Effect of Multidomain Intervention, Omega-3 Polyunsaturated Fatty Acids Supplementation or Their Combinaison on Cognitive Function in Non-Demented Older Adults According to Frail Status: Results from the MAPT Study
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The aim of this study was to explore whether multidomain intervention (MI) and Omega-3 Polyunsaturated Fatty Acids supplementation can modify the cognitive function on elderly according to frail status.
Data are from a secondary exploratory analysis of the Multidomain Alzheimer Preventive Trial (MAPT), a French community-dwellers aged 70 or over reporting subjective memory complaints, but free from clinical dementia. The multidomain intervention consisted of 2 hours group sessions focusing on three domains (cognitive stimulation, physical activity, and nutrition) and a preventive consultation (at baseline, 12 months, and 24 months). For Omega-3 Polyunsaturated Fatty Acids supplementation, participants took two capsules of either placebo or polyunsaturated fatty acids daily. Linear mixed-model repeated-measures analyses were used including baseline, 6, 12, 24 and 36-month follow-up data to assess between-group differences in the change in cognitive tests over 36 months.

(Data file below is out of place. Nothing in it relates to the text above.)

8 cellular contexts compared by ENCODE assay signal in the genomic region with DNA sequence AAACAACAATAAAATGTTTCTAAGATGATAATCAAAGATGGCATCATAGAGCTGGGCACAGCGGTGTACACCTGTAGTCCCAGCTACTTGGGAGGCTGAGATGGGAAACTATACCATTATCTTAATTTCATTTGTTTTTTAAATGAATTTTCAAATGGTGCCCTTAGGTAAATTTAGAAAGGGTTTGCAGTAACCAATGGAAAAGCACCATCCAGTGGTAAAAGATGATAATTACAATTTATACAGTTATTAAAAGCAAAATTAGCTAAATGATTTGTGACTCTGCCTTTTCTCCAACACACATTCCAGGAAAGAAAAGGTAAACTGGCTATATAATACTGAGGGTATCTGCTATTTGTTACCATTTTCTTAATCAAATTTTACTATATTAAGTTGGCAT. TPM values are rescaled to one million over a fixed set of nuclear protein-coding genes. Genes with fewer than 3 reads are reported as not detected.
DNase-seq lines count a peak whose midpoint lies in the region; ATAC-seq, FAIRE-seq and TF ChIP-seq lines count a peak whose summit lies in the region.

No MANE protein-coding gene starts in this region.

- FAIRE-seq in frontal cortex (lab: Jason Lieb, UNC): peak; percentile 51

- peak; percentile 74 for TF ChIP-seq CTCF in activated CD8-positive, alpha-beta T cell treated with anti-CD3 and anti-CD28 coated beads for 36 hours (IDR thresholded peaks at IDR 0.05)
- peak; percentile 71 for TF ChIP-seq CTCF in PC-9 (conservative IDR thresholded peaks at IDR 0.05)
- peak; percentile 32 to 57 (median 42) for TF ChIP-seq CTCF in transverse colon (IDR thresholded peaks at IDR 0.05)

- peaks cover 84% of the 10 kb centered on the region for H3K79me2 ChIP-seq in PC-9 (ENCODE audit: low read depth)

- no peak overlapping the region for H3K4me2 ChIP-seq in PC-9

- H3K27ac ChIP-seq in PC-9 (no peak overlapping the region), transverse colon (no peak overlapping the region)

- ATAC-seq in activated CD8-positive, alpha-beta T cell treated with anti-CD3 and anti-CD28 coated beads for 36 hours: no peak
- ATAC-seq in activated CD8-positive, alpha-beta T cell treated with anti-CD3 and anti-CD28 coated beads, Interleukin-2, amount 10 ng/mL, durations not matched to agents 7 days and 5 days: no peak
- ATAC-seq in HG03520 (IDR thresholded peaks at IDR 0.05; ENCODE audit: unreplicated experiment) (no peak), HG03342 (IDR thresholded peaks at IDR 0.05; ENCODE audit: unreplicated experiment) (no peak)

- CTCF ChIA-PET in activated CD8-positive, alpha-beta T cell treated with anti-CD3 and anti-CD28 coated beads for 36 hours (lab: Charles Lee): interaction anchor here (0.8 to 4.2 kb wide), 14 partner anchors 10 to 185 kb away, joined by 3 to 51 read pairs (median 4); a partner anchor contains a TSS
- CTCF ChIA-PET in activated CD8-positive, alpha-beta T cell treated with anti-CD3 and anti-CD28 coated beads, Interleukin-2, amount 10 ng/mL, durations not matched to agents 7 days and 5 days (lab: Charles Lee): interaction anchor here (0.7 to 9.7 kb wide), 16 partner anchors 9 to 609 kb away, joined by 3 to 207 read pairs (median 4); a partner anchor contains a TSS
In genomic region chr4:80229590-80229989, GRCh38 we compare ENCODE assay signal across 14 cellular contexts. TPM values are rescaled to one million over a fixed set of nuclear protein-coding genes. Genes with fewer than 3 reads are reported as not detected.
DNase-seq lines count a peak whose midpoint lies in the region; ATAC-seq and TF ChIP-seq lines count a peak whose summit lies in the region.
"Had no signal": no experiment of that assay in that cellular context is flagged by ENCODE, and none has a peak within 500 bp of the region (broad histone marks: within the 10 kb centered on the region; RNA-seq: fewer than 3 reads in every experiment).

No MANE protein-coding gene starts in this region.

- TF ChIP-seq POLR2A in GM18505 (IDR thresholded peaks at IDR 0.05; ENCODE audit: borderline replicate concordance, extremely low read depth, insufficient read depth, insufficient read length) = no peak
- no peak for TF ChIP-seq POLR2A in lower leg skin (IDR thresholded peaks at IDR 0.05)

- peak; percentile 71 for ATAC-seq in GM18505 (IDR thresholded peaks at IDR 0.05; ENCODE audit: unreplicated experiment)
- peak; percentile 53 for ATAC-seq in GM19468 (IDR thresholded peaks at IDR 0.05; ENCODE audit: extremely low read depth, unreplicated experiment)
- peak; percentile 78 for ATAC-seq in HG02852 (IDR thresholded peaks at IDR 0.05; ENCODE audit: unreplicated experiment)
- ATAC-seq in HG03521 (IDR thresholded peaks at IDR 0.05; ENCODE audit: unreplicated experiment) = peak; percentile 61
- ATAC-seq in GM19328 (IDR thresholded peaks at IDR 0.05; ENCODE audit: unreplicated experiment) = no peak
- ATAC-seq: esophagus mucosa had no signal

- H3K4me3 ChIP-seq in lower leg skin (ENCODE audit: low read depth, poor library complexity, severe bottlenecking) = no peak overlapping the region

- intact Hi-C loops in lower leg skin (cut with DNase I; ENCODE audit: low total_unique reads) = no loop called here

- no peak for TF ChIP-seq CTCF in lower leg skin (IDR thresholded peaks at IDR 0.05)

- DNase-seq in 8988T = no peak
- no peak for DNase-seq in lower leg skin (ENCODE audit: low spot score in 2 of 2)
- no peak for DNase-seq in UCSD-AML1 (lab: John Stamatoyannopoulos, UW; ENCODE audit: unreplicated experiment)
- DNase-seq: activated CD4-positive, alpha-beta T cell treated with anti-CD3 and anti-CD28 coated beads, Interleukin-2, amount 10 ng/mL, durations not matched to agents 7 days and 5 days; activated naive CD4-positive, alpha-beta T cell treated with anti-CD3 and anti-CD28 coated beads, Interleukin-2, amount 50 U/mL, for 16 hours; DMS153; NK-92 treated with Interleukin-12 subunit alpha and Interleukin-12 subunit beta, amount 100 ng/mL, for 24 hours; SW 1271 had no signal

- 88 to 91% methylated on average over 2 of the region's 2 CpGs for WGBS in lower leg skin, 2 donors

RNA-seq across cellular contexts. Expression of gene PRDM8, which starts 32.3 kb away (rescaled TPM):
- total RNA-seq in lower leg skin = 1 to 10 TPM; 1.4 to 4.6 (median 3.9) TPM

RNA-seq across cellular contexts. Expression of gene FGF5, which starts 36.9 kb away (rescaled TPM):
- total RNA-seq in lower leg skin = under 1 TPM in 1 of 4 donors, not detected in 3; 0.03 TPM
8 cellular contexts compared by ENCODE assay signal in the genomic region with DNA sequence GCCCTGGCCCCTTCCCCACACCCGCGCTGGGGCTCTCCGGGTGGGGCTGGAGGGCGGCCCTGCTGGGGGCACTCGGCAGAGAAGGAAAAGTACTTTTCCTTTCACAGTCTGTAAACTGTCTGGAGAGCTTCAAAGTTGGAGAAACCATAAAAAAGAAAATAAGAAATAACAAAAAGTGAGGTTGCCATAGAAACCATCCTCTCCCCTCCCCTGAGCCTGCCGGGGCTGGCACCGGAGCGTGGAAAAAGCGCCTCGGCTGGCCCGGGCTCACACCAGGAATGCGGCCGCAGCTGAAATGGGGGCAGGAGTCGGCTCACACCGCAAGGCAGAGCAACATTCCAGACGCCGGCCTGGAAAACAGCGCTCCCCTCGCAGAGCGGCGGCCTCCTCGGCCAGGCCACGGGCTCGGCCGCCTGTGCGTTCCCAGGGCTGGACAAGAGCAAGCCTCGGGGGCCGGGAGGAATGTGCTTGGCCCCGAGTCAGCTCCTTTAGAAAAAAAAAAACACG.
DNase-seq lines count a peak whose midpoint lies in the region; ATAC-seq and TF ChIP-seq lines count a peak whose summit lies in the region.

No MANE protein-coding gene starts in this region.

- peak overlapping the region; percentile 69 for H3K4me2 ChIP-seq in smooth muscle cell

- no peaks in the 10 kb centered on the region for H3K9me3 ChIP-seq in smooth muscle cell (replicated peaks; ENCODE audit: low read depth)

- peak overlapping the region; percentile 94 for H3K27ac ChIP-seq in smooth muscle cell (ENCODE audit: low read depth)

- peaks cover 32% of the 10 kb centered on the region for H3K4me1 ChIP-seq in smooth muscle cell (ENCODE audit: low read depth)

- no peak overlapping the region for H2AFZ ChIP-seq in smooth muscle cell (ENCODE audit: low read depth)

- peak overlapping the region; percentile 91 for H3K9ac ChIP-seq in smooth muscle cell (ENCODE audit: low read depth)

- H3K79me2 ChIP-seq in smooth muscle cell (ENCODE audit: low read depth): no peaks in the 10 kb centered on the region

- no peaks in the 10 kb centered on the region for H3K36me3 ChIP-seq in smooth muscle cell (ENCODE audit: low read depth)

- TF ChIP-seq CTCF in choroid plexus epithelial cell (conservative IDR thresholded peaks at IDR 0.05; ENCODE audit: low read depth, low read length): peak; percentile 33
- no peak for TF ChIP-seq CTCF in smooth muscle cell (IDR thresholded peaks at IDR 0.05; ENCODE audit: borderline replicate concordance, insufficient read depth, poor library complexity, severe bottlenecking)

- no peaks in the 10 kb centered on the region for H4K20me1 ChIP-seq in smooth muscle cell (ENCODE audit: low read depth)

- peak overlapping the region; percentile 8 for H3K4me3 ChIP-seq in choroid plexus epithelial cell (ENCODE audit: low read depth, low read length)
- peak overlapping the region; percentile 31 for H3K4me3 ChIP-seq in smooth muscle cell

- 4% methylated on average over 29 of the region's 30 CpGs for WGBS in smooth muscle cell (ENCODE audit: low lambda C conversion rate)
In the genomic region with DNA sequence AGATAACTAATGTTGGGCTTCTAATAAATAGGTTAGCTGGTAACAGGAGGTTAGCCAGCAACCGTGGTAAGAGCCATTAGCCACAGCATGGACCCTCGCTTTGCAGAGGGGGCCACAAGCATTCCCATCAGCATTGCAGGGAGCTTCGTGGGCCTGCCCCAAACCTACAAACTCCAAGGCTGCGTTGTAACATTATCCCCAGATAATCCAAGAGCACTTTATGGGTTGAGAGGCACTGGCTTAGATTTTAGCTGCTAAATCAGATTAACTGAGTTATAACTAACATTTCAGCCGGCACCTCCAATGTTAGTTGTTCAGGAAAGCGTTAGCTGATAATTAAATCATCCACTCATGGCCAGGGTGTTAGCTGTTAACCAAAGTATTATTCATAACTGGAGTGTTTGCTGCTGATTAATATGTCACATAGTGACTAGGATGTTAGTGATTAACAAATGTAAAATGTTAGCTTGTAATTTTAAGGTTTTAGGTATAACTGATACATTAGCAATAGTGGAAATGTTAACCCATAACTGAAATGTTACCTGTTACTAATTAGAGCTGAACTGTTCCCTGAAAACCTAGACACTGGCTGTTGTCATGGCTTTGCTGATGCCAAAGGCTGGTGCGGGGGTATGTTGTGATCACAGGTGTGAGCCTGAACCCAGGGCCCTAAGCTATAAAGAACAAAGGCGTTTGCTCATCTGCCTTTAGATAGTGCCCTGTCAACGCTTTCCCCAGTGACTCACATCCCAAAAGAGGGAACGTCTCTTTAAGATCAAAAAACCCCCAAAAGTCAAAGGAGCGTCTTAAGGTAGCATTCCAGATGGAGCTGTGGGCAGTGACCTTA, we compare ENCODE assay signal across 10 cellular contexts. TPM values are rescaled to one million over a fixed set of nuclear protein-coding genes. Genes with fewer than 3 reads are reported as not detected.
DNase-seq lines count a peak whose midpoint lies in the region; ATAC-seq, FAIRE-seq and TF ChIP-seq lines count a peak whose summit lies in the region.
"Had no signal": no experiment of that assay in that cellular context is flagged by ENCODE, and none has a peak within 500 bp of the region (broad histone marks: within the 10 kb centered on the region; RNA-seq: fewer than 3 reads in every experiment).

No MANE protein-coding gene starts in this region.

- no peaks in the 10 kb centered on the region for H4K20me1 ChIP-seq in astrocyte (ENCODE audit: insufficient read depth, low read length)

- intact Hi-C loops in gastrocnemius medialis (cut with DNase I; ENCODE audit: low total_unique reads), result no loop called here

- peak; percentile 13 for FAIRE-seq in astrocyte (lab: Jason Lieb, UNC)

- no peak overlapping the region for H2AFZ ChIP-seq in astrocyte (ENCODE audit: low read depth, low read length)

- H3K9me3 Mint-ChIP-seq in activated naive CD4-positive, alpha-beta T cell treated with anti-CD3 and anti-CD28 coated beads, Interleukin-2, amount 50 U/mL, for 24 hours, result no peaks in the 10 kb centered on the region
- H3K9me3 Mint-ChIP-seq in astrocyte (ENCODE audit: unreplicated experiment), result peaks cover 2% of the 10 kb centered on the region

The overall mean age of the MAPT study population was 75.25(±4.38). A tend toward significant differences in TMT-A were found for the effect of the multidomain intervention on the prefrail group compared to non-frail group. The MI and n3 PUFA program could not significantly have reduced cognitive function in a sample of pre-frailty elders.
This populationbased study in community-dwellers aged 70 years or over suggested that multidomain intervention and n3 PUFA supplementation have not significant effects on cognitive function change in frail older adults with memory complaints. The beneficial effect of multidomain intervention and n3 PUFA supplementation on cognitive function did not differ between frail and nonfrail participants.
Key wordsCohort study epidemiology frailty status multidomain intervention n3 PUFA supplementation
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